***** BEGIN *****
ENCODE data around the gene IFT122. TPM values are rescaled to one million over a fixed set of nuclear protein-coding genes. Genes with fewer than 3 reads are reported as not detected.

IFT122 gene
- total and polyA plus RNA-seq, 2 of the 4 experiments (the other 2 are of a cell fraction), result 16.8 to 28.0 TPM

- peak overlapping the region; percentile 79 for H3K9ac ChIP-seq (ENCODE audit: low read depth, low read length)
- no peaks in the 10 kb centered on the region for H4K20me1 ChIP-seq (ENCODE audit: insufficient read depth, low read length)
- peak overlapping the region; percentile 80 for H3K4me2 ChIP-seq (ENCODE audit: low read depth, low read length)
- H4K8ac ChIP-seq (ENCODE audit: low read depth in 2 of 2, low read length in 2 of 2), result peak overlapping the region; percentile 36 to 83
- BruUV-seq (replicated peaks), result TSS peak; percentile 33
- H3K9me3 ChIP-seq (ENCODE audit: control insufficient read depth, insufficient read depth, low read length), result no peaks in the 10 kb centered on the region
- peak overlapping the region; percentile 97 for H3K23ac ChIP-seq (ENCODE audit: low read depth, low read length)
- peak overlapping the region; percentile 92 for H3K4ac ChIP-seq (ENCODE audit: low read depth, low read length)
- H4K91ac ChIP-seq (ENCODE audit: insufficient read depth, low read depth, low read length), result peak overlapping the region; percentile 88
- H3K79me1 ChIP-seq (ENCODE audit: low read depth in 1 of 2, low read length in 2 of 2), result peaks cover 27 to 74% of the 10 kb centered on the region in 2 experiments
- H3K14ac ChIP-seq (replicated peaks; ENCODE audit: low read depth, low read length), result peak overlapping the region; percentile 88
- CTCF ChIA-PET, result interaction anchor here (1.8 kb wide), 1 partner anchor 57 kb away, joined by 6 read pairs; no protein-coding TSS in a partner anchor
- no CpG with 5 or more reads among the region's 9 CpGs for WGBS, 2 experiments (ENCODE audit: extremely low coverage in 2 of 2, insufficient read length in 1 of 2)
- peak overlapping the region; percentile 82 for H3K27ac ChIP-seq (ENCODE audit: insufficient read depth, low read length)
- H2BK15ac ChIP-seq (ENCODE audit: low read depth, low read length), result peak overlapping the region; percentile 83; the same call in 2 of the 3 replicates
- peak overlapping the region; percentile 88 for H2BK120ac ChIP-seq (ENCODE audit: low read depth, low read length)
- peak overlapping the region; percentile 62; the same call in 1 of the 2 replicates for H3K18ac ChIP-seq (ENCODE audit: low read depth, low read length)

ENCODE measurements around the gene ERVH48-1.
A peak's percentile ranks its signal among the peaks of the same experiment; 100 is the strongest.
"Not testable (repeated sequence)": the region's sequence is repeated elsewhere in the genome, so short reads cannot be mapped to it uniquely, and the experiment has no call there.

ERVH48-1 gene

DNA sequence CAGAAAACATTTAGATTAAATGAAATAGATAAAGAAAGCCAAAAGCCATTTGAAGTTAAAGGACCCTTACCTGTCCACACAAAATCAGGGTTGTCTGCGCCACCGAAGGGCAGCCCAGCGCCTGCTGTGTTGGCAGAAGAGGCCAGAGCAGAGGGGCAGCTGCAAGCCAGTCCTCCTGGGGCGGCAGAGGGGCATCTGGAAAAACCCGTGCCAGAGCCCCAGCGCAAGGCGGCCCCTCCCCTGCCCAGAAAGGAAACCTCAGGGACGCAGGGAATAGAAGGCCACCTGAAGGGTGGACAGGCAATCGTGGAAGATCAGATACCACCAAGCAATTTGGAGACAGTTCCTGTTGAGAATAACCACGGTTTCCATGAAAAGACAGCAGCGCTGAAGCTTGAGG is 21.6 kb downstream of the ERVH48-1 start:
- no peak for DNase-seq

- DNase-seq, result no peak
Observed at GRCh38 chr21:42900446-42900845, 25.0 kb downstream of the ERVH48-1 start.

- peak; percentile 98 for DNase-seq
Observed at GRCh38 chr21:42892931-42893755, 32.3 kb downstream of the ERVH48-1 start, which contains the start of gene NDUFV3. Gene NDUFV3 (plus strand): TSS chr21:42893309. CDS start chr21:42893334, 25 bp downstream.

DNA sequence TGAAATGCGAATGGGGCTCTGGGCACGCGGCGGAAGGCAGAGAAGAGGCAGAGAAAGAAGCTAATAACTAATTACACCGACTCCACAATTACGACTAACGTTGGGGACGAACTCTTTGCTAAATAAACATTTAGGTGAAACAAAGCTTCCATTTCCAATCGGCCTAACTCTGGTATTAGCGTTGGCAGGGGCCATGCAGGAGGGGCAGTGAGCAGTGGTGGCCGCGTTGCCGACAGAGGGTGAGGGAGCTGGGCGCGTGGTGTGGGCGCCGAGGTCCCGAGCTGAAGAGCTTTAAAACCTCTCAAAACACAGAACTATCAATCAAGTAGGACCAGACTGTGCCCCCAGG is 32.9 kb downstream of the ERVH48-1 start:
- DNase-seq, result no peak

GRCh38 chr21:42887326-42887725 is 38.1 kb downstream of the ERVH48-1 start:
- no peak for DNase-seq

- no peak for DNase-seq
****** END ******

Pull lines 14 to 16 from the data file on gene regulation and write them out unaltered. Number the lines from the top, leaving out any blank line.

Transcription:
- H3K14ac ChIP-seq (replicated peaks; ENCODE audit: low read depth, low read length), result peak overlapping the region; percentile 88
- CTCF ChIA-PET, result interaction anchor here (1.8 kb wide), 1 partner anchor 57 kb away, joined by 6 read pairs; no protein-coding TSS in a partner anchor
- no CpG with 5 or more reads among the region's 9 CpGs for WGBS, 2 experiments (ENCODE audit: extremely low coverage in 2 of 2, insufficient read length in 1 of 2)